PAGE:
Principles of Microbial Pathogenicity and Epidemiology

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Chapter: Pharmaceutical Microbiology : Principles Of Microbial Pathogenicity And Epidemiology

Microorganisms are ubiquitous, and most of them are free-living and derive their nutrition from inert organic and inorganic materials. The association of humans with such microorganisms is generally harmonious, as the majority of those encountered are benign and, indeed, are often vital to commerce, health and a balanced ecosystem.


PRINCIPLES OF MICROBIAL PATHOGENICITY AND EPIDEMIOLOGY

 

 

Introduction

 

Microorganisms are ubiquitous, and most of them are free-living and derive their nutrition from inert organic and inorganic materials. The association of humans with such microorganisms is generally harmonious, as the majority of those encountered are benign and, indeed, are often vital to commerce, health and a balanced ecosystem. The ability of bacteria and fungi to establish infections of plants, animals and humans varies considerably. Some are rarely, if ever, isolated from infected tissues, while opportunist pathogens (e.g. Pseudomonas aeruginosa or Staphylococcus epidermidis) can establish themselves only in compromised individuals. Only a few species of bacteria may be regarded as obligate pathogens, for which animals or plants are the only reservoirs for their existence (e.g. Neisseria gonorrhoeae, Mycobacterium tuberculosis and Treponema pallidum). Viruses, on the other hand, must parasitize host cells in order to replicate and are therefore inevitably associated with disease. Even among the viruses and obligate bacterial pathogens the degree of virulence varies, in that some (particularly the bacteria) are able to coexist with the host without causing overt disease (e.g. Staph. aureus), while others will always cause some detriment to the host (e.g. rabies virus). Organisms such as these invariably produce their effects, directly or indirectly, by actively growing on or in the host tissues.

 

Other groups of microorganisms may cause disease through ingestion of substances (toxins) produced during microbial growth on foods (e.g. Clostridium botulinum, botulism; Bacillus cereus, vomiting). In this case, the organisms themselves do not have to proliferate in the host for the effects of the toxin to be manifested.

 

Animals and plants constantly interact with bacteria present within their environment. For an infection to develop, such microorganisms must remain associated with host tissues and increase their numbers more rapidly than they can be either eliminated or killed. This balance relates to the ability of the bacterium to mobilize nutrients and multiply in the face of innate defences and a developing immune response by the now compromised host.

 


 

The greater the number of bacterial cells associated with the initial challenge to the host, the greater will be the chance of disease. If the pathogen does not arrive at its ‘portal of entry’ to the body or directly at its target tissues in sufficient number, then an infection will not ensue. The minimum number of viable microorganisms that is required to cause infection and thereby disease is called the minimum infective number (MIN). The MIN varies markedly between the various pathogens and is also affected by the general health and immune status of the individual host. The course of an infection can be considered as a sequence of separate events that includes initial contact with the pathogen, its consolidation and spread between and within organs and its eventual elimination (Figure 7.1). Growth and consolidation of the microorganisms at the portal of entry commonly involves the formation of a microcolony (biofilm), Biofilms and microcolonies are collections of microorganisms that are attached to surfaces and enveloped within exopolymers (biofilm matrix) composed of polysaccharides, glycoproteins and/or proteins. Growth within the matrix not only protects the pathogens against opsonization and phagocytosis by the host but also modulates their micro-environment and reduces the effectiveness of many antibiotics. The localized high cell densities present within the biofilm communities also initiate production, by the colonizing organism, of extracellular virulence factors such as toxins, proteases and siderophores (low molecular weight ligands responsible for the solubilization and transport of iron (III) in microbial cells). These are associated with a phenomenon termed quorum sensing and help the pathogen to combat the host’s innate defences and also promote the acquisition of nutrients.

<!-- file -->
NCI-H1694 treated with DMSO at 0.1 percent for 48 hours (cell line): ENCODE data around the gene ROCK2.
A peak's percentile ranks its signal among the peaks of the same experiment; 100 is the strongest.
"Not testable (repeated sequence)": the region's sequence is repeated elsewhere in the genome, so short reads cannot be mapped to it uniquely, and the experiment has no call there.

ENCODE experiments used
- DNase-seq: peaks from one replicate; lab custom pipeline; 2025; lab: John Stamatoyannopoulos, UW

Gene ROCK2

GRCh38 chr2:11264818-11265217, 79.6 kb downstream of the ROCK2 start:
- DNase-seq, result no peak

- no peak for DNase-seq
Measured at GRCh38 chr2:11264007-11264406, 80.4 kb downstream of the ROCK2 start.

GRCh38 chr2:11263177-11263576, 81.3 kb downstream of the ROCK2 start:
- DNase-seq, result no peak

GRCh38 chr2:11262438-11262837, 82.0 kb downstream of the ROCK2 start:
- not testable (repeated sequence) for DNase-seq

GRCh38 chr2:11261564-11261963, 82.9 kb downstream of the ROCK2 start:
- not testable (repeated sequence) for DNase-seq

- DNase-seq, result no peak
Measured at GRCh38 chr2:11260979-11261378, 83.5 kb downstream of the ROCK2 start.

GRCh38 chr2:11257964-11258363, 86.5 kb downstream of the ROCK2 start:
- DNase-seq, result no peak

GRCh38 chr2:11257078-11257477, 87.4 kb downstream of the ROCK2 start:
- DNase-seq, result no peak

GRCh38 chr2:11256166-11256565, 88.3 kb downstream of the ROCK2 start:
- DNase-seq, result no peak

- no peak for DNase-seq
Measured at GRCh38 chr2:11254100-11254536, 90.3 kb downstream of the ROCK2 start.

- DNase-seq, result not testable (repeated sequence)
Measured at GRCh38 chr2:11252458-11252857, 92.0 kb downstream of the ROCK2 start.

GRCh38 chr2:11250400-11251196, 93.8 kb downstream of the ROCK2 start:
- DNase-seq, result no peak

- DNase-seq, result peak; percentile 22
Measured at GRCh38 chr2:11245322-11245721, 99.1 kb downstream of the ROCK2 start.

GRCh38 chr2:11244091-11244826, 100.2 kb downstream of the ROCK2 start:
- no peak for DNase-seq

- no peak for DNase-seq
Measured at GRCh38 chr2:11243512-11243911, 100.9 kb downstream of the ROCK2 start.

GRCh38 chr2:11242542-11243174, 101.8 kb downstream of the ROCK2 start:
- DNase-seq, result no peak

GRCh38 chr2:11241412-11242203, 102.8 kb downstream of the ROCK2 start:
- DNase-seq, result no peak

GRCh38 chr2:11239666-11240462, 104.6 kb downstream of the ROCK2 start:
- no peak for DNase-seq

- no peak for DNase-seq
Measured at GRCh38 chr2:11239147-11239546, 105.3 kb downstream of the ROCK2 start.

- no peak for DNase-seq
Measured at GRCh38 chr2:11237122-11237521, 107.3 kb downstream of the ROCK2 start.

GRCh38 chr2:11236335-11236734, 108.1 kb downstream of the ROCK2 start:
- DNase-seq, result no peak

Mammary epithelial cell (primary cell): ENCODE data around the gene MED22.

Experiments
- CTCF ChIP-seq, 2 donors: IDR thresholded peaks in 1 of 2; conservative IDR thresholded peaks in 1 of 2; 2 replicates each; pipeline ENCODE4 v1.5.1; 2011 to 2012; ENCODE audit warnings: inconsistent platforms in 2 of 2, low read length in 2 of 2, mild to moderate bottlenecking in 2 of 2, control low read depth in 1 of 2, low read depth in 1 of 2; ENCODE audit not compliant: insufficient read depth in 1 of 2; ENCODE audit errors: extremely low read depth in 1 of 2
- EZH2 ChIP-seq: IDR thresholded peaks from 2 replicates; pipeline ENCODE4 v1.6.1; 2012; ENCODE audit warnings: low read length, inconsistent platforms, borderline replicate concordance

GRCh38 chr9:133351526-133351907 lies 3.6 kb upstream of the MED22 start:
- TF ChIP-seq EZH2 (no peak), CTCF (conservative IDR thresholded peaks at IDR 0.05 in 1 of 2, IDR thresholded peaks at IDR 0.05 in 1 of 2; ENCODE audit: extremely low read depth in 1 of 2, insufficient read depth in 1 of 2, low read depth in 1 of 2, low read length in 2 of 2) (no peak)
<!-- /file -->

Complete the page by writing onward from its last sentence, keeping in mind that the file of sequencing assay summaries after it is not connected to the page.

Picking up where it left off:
Viruses are incapable of growing extracellularly and must therefore rapidly gain entry to cells (normally epithelial) at their initial site of entry. Once internalized in the non-immune host, they are to a large extent protected against the nonspecific host defences. Following these initial consolidation events, the organisms may expand into surrounding tissues and/or disperse, via the blood, plasma, lymph or nerves, to distant tissues in order to establish secondary sites of infection or to consolidate further. In some instances microorganisms are able to colonize the host indefinitely and remain viable for many years (e.g. the herpesvirus varicella zoster which causes chickenpox, and herpes simplex virus 1 responsible for cold sores), but more generally they succumb to the heightened defences of the host, and in order to survive must either infect other individuals or survive in the general environment.

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